We never had a fairy tale marriage, and in fact anyone who claims to have one is probably either not really present or honest. Our love for each other was uneven and the common issues of attraction and initiation- who wanted who, first and more, plagued our ability to connect for years. The classic, “I am not in the mood” or “I am tired” responses create a cycle of defensive and offensive reactions that is almost like a pre-patterned dance. It’s a scenario that many couples just don’t have enough language to find their way out of.

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Take the Time

Friday, March 27th, 2009

“There never seems to be enough time to do the things you want to do, once you find them. I’ve looked around enough to know that you’re the one I want to go through time with…” Jim Croce’s last love song still brings tears to my eyes whenever I hear it, the truth of it becoming clearer with each passing year.

Almost every great love story shares this common theme of the brevity of love, whether it lasts for a year or fifty years. The moment you become deeply grateful for the gift of love you share with another person, the more fragile and ethereal the love becomes. This year’s Valentine’s Day celebration was a personal testimonial to that experience; our cards to each other this year a testimony to all the years we have spent learning to love each other, and the grace, strength and courage that the work of staying bestows.

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Forgiveness – The Action Verb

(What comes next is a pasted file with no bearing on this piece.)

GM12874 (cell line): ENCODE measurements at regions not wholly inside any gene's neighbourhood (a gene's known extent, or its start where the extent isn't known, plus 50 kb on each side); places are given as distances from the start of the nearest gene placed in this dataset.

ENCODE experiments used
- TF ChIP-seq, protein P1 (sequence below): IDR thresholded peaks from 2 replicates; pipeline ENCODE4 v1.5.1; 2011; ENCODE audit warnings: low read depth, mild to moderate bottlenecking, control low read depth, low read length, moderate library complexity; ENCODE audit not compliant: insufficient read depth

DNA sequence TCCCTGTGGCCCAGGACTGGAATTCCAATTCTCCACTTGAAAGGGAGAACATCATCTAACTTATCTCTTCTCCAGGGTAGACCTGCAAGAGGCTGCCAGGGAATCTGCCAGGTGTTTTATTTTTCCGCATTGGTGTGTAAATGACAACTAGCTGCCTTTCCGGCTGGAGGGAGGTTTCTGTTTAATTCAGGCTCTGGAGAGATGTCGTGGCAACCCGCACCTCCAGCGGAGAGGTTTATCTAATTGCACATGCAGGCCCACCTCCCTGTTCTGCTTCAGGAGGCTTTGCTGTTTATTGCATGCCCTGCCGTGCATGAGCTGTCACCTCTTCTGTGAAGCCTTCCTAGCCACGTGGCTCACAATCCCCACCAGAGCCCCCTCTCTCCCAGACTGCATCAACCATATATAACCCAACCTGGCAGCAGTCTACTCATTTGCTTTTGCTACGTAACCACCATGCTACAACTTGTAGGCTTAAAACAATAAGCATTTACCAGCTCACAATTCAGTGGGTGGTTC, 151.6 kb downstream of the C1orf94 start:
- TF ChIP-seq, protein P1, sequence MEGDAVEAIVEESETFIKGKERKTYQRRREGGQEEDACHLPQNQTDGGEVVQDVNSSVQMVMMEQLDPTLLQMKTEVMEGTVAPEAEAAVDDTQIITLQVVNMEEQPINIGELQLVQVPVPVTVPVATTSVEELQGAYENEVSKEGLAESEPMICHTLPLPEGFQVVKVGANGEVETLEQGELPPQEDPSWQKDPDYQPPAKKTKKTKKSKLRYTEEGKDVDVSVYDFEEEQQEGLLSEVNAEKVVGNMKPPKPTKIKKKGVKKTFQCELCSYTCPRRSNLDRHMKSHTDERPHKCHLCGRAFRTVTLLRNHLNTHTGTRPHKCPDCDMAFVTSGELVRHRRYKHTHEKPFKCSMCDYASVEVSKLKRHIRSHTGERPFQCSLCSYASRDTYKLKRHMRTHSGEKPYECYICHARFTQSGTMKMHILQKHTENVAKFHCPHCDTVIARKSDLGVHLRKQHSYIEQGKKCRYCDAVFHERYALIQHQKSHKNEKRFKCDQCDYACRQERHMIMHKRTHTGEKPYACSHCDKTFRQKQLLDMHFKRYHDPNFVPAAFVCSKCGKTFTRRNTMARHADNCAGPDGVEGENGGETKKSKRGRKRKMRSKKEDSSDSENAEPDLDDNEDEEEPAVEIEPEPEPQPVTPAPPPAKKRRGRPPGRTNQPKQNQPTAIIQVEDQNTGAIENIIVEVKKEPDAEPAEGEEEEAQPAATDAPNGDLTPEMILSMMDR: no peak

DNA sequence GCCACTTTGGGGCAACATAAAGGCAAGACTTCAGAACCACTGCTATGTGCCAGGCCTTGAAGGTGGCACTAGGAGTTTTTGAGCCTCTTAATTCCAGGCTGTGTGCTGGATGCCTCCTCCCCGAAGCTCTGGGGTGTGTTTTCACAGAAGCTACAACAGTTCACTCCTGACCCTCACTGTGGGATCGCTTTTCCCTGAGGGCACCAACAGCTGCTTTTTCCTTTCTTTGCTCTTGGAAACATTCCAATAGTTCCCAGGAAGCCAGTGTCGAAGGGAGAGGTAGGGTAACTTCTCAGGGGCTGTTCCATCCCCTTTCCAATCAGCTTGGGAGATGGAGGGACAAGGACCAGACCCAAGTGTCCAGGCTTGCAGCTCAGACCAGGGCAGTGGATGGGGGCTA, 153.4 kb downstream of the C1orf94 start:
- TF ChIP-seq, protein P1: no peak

Friday, March 27th, 2009

“Love is an act of endless forgiveness.”  — Peter Ustinov

If love is a verb, than forgiveness is the action verb. It is the highest form of love and the single behavior that most distinguishes our human potential. In an ancient tale from the Kaballah, God told some angels in training that the capacity to forgive is the most excellent gift in the human experience, more essential to the continuity of life than the courage to sacrifice your own life for someone else or enduring the pain of giving life. God explained to the angel ‘Forgiveness is the only reason my creation continues. Without forgiveness, all would disappear in an instantaneous flash.’

Certainly some might suspect this true with a quick glance to the Middle East. What would it look like if the rule of power and force was replaced with a mandate for the strength and courage of forgiveness? The comment by Desmond Tutu that “Forgiveness and reconciliation are not just ethereal, spiritual, other-worldly activities. They have to do with the real world. They are realpolitik, because in a very real sense, without forgiveness, there is no future’ speaks volumes about the state of things.